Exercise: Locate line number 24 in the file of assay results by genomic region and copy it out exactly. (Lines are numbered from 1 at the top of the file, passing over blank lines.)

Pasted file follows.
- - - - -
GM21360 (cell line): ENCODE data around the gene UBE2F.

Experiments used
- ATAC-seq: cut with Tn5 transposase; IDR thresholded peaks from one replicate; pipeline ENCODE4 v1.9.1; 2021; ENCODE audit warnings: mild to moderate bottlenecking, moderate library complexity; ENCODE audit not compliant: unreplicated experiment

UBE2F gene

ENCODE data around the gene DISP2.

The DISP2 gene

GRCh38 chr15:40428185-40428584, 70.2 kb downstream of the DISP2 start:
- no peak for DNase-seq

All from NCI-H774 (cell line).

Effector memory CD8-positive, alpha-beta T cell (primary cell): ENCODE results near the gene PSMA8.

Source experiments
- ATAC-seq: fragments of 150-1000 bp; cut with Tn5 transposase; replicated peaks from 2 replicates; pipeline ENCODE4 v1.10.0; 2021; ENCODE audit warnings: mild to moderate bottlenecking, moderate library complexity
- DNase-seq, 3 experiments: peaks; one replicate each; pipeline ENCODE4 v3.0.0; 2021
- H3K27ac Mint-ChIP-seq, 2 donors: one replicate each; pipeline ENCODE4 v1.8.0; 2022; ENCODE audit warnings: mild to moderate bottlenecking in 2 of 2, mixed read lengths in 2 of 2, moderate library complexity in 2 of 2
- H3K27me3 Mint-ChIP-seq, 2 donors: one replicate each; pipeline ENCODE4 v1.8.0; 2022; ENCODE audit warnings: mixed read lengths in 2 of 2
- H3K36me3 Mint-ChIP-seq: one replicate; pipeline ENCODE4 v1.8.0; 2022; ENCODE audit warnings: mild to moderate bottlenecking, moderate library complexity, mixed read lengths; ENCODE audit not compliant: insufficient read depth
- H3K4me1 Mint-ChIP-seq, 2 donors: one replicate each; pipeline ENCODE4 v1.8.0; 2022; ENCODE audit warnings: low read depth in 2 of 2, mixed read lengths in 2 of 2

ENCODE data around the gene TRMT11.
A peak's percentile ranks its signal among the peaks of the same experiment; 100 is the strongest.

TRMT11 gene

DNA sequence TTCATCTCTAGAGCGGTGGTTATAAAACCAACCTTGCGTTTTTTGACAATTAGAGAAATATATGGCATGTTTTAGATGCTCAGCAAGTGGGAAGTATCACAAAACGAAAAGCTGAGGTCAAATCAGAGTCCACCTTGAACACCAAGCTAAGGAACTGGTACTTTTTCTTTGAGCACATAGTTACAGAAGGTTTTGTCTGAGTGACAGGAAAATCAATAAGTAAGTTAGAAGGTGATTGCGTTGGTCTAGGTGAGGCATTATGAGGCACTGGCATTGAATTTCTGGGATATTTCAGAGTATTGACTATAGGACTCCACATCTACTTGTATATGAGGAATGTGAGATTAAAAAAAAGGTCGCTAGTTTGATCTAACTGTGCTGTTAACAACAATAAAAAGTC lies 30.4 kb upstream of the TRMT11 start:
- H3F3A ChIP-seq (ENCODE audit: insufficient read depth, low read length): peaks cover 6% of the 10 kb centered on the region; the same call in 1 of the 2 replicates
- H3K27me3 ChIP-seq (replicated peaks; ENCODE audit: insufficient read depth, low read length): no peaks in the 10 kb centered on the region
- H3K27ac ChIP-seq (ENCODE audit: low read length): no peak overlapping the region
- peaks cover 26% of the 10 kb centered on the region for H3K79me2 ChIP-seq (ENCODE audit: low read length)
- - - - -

- H3K27ac ChIP-seq (ENCODE audit: low read length): no peak overlapping the region